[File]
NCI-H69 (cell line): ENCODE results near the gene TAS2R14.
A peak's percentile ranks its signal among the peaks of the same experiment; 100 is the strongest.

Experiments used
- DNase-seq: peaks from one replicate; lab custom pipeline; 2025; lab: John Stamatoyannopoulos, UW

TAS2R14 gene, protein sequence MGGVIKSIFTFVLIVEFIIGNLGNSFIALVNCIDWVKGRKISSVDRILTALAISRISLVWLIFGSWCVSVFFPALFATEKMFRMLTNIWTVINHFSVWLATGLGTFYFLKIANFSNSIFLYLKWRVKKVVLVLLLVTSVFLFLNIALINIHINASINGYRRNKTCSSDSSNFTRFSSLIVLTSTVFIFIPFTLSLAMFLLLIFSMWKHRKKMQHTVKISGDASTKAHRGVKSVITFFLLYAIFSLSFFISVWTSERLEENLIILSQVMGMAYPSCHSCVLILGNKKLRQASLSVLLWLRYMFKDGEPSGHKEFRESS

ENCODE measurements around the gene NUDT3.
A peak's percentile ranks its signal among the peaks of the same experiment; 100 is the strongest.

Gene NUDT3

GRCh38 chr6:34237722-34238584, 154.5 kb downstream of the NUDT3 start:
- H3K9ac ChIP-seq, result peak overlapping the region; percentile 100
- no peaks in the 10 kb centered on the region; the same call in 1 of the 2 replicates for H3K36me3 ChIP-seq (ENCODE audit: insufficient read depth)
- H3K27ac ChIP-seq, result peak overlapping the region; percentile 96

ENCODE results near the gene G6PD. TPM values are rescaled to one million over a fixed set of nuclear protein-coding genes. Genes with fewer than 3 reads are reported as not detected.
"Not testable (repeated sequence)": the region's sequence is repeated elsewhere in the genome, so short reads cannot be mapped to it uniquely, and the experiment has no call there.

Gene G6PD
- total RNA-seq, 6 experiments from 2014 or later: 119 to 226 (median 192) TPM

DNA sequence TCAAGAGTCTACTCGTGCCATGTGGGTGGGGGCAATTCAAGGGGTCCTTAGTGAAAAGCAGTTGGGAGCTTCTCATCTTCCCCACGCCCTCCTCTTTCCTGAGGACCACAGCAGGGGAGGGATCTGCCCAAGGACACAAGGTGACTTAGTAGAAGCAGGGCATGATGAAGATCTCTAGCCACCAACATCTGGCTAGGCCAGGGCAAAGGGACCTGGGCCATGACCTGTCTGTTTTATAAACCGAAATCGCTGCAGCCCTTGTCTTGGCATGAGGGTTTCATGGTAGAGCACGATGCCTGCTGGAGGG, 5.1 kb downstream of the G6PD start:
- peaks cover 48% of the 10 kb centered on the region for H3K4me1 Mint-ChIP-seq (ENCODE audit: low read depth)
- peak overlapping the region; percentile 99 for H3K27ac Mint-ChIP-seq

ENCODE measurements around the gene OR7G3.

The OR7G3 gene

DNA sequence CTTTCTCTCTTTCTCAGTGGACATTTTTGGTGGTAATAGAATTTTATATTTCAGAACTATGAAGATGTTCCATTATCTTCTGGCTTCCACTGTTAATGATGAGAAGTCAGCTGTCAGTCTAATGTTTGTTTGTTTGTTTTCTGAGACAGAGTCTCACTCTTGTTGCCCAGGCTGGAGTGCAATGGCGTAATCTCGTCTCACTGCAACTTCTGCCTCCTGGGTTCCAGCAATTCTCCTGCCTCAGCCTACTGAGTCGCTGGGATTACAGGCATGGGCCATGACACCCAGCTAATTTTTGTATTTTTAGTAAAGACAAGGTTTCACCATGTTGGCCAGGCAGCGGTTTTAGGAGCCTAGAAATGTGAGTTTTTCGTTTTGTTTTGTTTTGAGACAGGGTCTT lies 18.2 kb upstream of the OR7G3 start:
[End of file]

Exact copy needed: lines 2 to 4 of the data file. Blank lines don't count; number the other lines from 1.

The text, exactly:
A peak's percentile ranks its signal among the peaks of the same experiment; 100 is the strongest.

Experiments used
- DNase-seq: peaks from one replicate; lab custom pipeline; 2025; lab: John Stamatoyannopoulos, UW